KidActive Says Active Outdoor Play - With Its Risks - Is Good For Kids

Tue, 06/09/2015 - 11:44 -- admin
photo of kids sitting in a circle

KidActive supports the Position Statement on Active Outdoor Play released today in concert with the 2015 ParticipACTION Report Card on Physical Activity for Children and Youth. The evidence-informed Statement was developed and is supported by the Healthy Active Living and Obesity Research Group at the Children’s Hospital of Eastern Ontario Research Institute (HALO-CHEO), ParticipACTION and a group of 12 other organizations, including KidActive, and was reviewed and edited by over 1,600 stakeholders from across Canada and around the world. It finds that access to active play in nature and outdoors – with its risks – is essential for healthy child development.

According to the Position Statement and ParticipACTION Report Card, over-supervising kids or keeping them indoors to ensure they are safe limits their opportunities for physical activity, endangering their long-term health. Despite research showing kids are more likely to be physically active when playing outdoors and less likely to engage in higher levels of physical activity if a supervising adult is present, safety concerns lead to excessive supervision and keeping kids indoors. While some outdoor activities are risky and could lead to injuries, the vast majority are minor, so it’s time to consider getting out of kids’ way to let them play.

“We have lost the balance between short-term safety and long-term health. In outdoor play, risk doesn’t mean courting danger, but rather giving kids the freedom to assess their surroundings and make decisions, allowing them to build confidence, develop skills, solve problems and learn limits,” says Dr. Mark Tremblay, Chief Scientific Officer, ParticipACTION Report Card, and Director of HALO-CHEO. “Kids move more when they are outside, have some freedom to roam unsupervised and engage fully with their environments, which will set them up to be more resilient and less likely to develop chronic diseases in the long run.”

The Position Statement on Outdoor Active Play and Report Card findings support KidActive’s mandate to increase active outdoor play, learning outside and active transportation for every child in Canada. It provides our initiatives, community development, programs and policy work across Ontario with a strong evidence base.

“We know children need a minimum of 60 minutes of moderate to vigorous physical activity for healthy development. We also now know that children are more active, mentally, socially and physically healthier and happier when they play and learn outside, in natural spaces.” says Shawna Babcock, Executive Director, KidActive.

Two of the lowest grades in the Report Card this year are a D- for Sedentary Behaviours and a D- for Overall Physical Activity. It finds that child and youth physical activity levels remain alarmingly low, with only nine per cent of five- to 17-year-olds meeting the Canadian Physical Activity Guidelines of 60 minutes per day of moderate- to vigorous-intensity physical activity.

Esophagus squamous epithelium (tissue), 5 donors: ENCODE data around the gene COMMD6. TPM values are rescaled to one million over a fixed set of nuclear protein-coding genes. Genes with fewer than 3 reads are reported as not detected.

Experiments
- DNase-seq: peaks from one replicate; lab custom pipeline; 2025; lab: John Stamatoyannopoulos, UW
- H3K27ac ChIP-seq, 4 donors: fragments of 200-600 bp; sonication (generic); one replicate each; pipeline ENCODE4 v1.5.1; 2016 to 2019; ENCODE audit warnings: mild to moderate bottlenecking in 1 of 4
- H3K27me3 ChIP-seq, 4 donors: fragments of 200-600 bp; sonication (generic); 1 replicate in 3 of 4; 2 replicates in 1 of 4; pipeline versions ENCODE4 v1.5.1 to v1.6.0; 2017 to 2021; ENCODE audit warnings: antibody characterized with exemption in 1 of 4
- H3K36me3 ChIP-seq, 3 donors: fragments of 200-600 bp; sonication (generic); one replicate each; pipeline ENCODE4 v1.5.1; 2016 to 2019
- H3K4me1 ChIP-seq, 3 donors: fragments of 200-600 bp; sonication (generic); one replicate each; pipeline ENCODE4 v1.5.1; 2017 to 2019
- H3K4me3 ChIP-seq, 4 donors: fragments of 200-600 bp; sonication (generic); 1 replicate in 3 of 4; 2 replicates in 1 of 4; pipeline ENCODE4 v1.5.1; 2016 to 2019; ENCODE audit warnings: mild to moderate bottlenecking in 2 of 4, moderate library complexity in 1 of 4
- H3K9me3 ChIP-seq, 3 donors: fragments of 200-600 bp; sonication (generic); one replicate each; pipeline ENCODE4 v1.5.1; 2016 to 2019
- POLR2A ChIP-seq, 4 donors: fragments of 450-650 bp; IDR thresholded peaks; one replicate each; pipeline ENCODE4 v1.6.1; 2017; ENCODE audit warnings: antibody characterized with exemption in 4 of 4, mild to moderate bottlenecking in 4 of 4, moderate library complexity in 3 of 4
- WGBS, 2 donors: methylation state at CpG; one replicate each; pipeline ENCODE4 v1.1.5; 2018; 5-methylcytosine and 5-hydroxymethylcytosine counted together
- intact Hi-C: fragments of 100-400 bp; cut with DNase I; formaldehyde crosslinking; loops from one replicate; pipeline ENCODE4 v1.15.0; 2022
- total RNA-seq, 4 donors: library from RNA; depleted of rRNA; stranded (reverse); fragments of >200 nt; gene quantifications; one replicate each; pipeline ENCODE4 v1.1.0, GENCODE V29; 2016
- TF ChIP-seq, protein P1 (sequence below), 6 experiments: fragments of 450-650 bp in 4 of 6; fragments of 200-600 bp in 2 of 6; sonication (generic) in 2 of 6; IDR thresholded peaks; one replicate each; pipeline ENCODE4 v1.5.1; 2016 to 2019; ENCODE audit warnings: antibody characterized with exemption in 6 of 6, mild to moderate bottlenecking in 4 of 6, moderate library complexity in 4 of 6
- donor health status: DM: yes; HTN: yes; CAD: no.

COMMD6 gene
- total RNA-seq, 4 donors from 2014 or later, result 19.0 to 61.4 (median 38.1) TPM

“In order to help ensure Canadian children get enough heart-pumping activity, we need to recognize that they are competent and capable to go out and explore on their own or with friends,” says Elio Antunes, President and CEO, ParticipACTION. “This will also allow them to have more fun and learn how to manage and assess risks independently. Children move more, sit less and play longer in self-directed outdoor play, so the biggest risk is keeping our kids supervised indoors.”

The Position Statement includes recommendations directed at parents, educators and caregivers, health professionals, injury prevention professionals, school and child care administrators, media, attorneys general, governments and society at large to help increase all children’s opportunities for self-directed play outdoors.

To download the 2015 ParticipACTION Report Card Highlight Report, including the Position Statement, or the 58-page Full Report, please visit

Founded in 2008, KidActive works to support every child’s healthy development, healthier communities and a strong connection to the natural environment. Our programs, resources and policy work works to increase access to supportive environments and improve every child’s opportunity for increased outdoor active play, learning outside, and active transportation. We reach over 2500 children and youth each year, support multi-sector community leaders and work with more than 27 communities across Ontario to build healthier communities where every child can play, live and learn outside for at least 60-90 minutes every day.

Shawna Babcock
Publication Date: 
Tuesday, June 9, 2015